Beyond Right and Left: A Humanist Approach to Politics

by Pat Duffy Hutcheon, Humanist in Canada (Winter 1995), p.18-21.

KEY TERMS: political dogmatism -- libertarianism -- socialism -- bureaucratization -- natural rights -- idea of progress -- liberty -- equality -- naturalism -- the universality of scientific inquiry -- genetic-cultural co-evolution -- instant gratification -- "tragedy of the commons" -- incentives -- "anomie" -- the rule of law -- justice -- democracy

Do humanists have anything distinctive to offer where politics is concerned? Judging from our past record, it would seem not. In general, our movement has tended toward a strong social libertarian bias within a somewhat dogmatic left-wing stance. It is a dogmatism that does not serve us well, for politics is about nothing less than the process of determining social and economic objectives for society as a whole, as well as workable means of achieving these. In the realm of politics humankind is inevitably operating on the basis of too little firm knowledge of the probable results of policy decisions, along with a surfeit of contradictory information and opinion as to effective means for accomplishing desired ends. Surely the scientific inquiry method is a more appropriate approach to politics for humanists than is the kind of ideological certainty that we have long since renounced in philosophy!

For an overview of our current propensities, one need look no further than the Free Inquiry magazine published in the Fall of 1989. A number of thoughtful essays in that issue dealt with the two opposing ideological currents within modern humanism -- libertarianism and socialism -- and with the consequences of our deepening internal political chasm for the approach of the movement as a whole to social issues. Interestingly, these commitments and quarrels are not distinctively humanist at all. Rather, they appear to be mere reflections of the political bifurcation within modern society at large. The essays in Free Inquiry would seem to indicate a need for humanists to take a fresh look at the problem.

I suggest that we attempt to forge a new definition of the political philosophy informing and guiding modern humanism: one that would enable us to move beyond the traditional struggle for a balance or compromise between two irreconcilable ideologies. It is time we buried both libertarianism and socialism as world views, and sought an approach to politics more compatible with the premises of modern scientific humanism. Let us show the rest of society that we can do better!

Doing better means moving beyond right and left in politics; that is, beyond libertarianism and socialism. Modern humanists can be rightfully proud to be direct intellectual descendants of the Enlightenment. But we should be aware that we inherited both the best and the worst of that great revolution in world view. Along with a laudable respect for reason and evidence, and for the dignity and potential of the person, came certain non-negotiable beliefs concerning the teleological role and "essential" nature of humankind. These beliefs were the foundation stones of the ideologies that cripple us still. They are crippling because they blind us to the real problems facing humankind today: problems difficult to recognize and impossible to define accurately within these obsolete idea systems.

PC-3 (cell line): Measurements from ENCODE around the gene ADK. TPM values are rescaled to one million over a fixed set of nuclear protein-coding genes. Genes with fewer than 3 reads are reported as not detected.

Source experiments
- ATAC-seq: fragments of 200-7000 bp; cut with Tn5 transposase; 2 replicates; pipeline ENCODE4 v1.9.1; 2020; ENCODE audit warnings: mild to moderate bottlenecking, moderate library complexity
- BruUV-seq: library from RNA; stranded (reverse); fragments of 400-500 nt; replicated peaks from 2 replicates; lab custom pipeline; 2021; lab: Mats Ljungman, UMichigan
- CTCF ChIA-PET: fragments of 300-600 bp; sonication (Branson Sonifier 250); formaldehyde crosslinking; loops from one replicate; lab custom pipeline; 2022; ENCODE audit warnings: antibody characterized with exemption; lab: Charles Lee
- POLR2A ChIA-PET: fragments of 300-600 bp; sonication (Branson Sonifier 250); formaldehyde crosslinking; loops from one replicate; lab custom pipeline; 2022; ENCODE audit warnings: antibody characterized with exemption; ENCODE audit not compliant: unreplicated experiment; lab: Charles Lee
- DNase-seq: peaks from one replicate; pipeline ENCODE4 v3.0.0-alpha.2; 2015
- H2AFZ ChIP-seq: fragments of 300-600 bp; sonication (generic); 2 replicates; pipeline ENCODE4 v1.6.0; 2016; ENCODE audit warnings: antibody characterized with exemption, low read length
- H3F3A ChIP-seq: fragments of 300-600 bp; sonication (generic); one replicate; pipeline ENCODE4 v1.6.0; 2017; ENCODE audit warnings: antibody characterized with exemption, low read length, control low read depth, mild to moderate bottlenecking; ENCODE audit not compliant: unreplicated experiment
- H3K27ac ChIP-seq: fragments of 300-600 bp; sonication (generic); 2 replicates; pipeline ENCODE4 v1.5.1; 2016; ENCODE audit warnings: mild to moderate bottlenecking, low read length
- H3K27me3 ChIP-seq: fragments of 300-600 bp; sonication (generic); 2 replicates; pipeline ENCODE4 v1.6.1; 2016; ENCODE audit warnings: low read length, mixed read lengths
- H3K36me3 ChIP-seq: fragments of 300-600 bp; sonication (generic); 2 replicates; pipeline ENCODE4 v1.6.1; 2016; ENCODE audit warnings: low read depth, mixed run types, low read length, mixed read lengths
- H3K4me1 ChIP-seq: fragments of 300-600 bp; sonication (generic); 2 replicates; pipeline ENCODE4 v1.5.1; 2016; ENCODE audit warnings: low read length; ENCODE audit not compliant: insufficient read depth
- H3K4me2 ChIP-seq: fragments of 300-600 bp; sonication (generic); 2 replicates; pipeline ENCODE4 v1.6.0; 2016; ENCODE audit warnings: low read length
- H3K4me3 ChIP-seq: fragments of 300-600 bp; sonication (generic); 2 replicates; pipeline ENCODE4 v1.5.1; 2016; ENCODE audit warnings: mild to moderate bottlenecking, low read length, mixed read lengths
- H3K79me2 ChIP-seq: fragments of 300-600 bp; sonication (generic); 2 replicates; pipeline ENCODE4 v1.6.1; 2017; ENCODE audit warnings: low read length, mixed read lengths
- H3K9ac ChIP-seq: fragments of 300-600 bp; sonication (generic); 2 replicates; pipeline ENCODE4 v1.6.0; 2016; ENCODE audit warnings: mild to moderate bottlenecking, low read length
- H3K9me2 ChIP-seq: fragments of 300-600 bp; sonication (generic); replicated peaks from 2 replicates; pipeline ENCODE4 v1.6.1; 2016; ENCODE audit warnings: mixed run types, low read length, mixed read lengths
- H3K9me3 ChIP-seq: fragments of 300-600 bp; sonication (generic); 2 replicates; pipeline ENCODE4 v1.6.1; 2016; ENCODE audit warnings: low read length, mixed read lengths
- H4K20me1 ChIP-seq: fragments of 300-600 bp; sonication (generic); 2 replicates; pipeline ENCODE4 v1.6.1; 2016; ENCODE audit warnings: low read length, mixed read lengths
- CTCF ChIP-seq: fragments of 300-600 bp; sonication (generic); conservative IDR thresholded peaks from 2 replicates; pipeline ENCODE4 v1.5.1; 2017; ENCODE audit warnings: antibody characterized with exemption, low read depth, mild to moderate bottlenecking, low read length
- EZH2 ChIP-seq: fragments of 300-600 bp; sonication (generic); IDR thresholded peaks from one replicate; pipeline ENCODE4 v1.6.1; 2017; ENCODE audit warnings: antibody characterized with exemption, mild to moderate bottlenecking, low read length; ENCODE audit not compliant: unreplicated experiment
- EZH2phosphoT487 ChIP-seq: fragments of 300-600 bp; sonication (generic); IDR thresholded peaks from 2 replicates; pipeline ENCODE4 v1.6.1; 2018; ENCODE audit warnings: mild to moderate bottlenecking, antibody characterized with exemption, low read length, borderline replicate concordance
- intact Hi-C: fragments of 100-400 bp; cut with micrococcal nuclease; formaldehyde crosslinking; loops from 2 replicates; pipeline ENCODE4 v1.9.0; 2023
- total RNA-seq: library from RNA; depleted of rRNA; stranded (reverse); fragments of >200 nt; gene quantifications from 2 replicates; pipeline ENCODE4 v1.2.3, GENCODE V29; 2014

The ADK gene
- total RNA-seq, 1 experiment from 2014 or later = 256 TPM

At least four threatening and pervasive trends within all technological societies are crying out for acknowledgment and for preliminary analysis of the problems created by them. These are (1) increasing bureaucratization along with an accompanying decrease of organizational accountability and effectiveness; (2) an increasingly impermeable social stratification based on ability to access, comprehend and apply information and knowledge; (3) an accelerating erosion of public places, biodiversity, and all sociocultural forms of "the commons"; and (4) a downward spiral in the quality of leadership in modern democracies, with leaders tending increasingly to represent the lowest common denominator within the population, to appeal to the basest of motivations and to seek the shortest-term of ends.

The above problems did not exist two centuries ago when libertarianism and socialism came into being as explanations of political/social reality. Both of these ideologies are offsprings of the Enlightenment. The former traces its intellectual lineage back to Locke and Voltaire (via Adam Smith and John Stuart Mill) while the latter demonstrates direct philosophical descent from the theories of Rousseau (as explored by Saint Simon, Owen, and Proudhon, and compellingly redefined -- and, some would say, perverted -- by Marx and Engels). The differences between these two perspectives are familiar to us all. Too often overlooked, however, is what they have in common: Enlightenment concepts of absolute "natural" rights and of "natural" laws of history and economics implying that progress is inevitable, plus a naive notion of society as coincident with the state.

On the one side we have freedom of the individual seen as an essential right; on the other we have the essential priority of the collective -- usually viewed as the state or tribal/ethnic group. On the one side we have the absolute ideal of liberty -- defined as "sovereignty"; on the other, we have the similarly absolute ideal of equality -- viewed as "sameness" of essential qualities and social outcomes. These "rights" are considered limitless, inalienable and inherent in the nature of things. Accordingly, libertarians and socialists also share the distinctively Enlightenment conclusion concerning an inevitable contradiction between the welfare of the individual and that of the group; or between the interest of the member and that of the ethnic tribe; or between the rights of the private person and those of society. All this makes for a considerable area of shared assumptions. Because we fail to recognize this common ground we seldom focus on the similarly obsolete nature of the ideals underlying both ideologies.